On a quiet, cold and breezy night Thursday, Seaside Park Mayor John Peterson smiled as the clock struck 8 p.m. A borough council meeting had ended about 20 minutes earlier, and the countdown had begun for new lighting at the 13th Street baseball field and recreation area to be turned on for the first time as part of a two-night test of the new system. (Video of the test is embedded above; some ad blocking software may impede the player.)
Right on time, the new LED lights enveloped the baseball diamond in vibrancy, enlightening the infield dirt, the deep-green grass and the blue-green colors of the adjacent playground, tennis courts and basketball courts. While the installation of new lights on a baseball field in a small town may not sound like a major improvement, officials in Seaside Park believe just the opposite, and see it as part of a major rejuvenation of the town’s largest recreational area.
Only the mayor, a reporter and, a few minutes later, Borough Administrator (and resident) Karen Kroon saw the display, but all had the same thought, right out of the Hollywood classic Field of Dreams: “If you build it, they will come.”
The new lighting is one of many steps being taken to breathe new life into the Moe Levine Park complex which spans the area of 13th and 14th avenues along Barnegat Avenue. At one time, summer baseball leagues were legendary in the borough, but the lack of lighting and deteriorating field conditions have tamped down on the reliability of the field to support regular play.
“We’ve had Major Leaguers play here,” said Peterson, remembering a young Todd Frazier showing up to play a game in a summer league while in college, among other notable baseball players who have visited or lived in town or nearby. Peterson himself coached youth baseball for 18 years.
It took about six weeks for the LED lights to be installed. The borough has experienced a spate of good luck in its efforts to rejuvenate the park thus far – an anonymous donor purchased a $174,000 set of playground equipment for the park, and concerns over the significant cost of replacing electrical conduits and poles were set aside when engineers determined the existing equipment was sound, except for the lights themselves. The previous mercury vapor lights, which had fallen into disrepair, have been replaced with LED conversion kits, which not only provide improved intensity to the lighting on the field, but significantly reduce the amount of light that scatters onto neighboring properties since they are directionally-focused toward the playing surfaces.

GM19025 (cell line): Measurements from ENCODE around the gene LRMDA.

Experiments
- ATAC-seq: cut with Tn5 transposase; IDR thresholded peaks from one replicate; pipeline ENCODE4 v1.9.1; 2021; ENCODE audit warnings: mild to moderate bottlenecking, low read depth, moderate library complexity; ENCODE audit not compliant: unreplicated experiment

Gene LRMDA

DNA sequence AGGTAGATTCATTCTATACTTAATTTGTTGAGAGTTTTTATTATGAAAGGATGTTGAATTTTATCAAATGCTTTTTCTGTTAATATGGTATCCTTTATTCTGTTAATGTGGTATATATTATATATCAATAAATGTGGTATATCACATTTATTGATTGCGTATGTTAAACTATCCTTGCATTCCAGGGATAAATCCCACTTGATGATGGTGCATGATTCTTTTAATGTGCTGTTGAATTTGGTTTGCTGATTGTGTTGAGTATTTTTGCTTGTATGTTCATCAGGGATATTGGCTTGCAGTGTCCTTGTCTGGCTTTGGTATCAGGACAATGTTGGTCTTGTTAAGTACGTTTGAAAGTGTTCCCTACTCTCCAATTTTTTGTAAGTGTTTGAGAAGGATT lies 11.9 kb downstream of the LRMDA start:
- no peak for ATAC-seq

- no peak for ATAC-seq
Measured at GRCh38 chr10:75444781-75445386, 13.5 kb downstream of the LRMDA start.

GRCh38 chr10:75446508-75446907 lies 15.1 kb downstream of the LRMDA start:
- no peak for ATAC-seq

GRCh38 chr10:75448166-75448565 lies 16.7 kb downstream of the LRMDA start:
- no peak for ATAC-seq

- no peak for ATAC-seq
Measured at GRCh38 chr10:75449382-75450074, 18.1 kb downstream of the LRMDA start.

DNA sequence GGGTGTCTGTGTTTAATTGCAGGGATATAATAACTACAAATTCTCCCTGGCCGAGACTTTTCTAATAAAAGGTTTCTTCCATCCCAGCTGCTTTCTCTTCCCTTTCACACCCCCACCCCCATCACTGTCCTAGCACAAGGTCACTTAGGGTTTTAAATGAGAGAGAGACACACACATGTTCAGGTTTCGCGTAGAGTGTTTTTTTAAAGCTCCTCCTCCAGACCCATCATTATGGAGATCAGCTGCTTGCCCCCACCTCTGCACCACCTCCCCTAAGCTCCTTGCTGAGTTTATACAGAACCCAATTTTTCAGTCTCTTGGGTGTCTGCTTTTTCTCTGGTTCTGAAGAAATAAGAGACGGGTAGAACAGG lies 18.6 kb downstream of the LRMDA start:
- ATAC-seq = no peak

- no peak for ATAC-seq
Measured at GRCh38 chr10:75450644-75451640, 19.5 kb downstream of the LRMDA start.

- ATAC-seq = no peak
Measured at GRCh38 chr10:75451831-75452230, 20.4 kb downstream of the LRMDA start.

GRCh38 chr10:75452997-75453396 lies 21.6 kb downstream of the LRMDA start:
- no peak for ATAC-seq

At one point, officials also worried that the adjacent tennis court would need to be ripped up in order to replace electrical conduits – another problem that fortunately never came to fruition. An engineering firm hired by the borough conducted core sampling over the summer and made its determination.
With the new lighting in place, the playground completed and the tennis courts in good condition, the borough’s next focus will be on the baseball diamond itself, Peterson said.
At a minimum, the borough will work on improving drainage and replacing the infield dirt, which in recent years has become degraded and prone to ponding during rain storms. Should the funds be available, the borough council will also consider new dugouts, benches and similar amenities that will make the field viable for both leagues and pickup games during future seasons.
Those in town have one more chance to take a look at the light show before winter sets in. The field will be illuminated again on Friday from 7 p.m. to 9 p.m.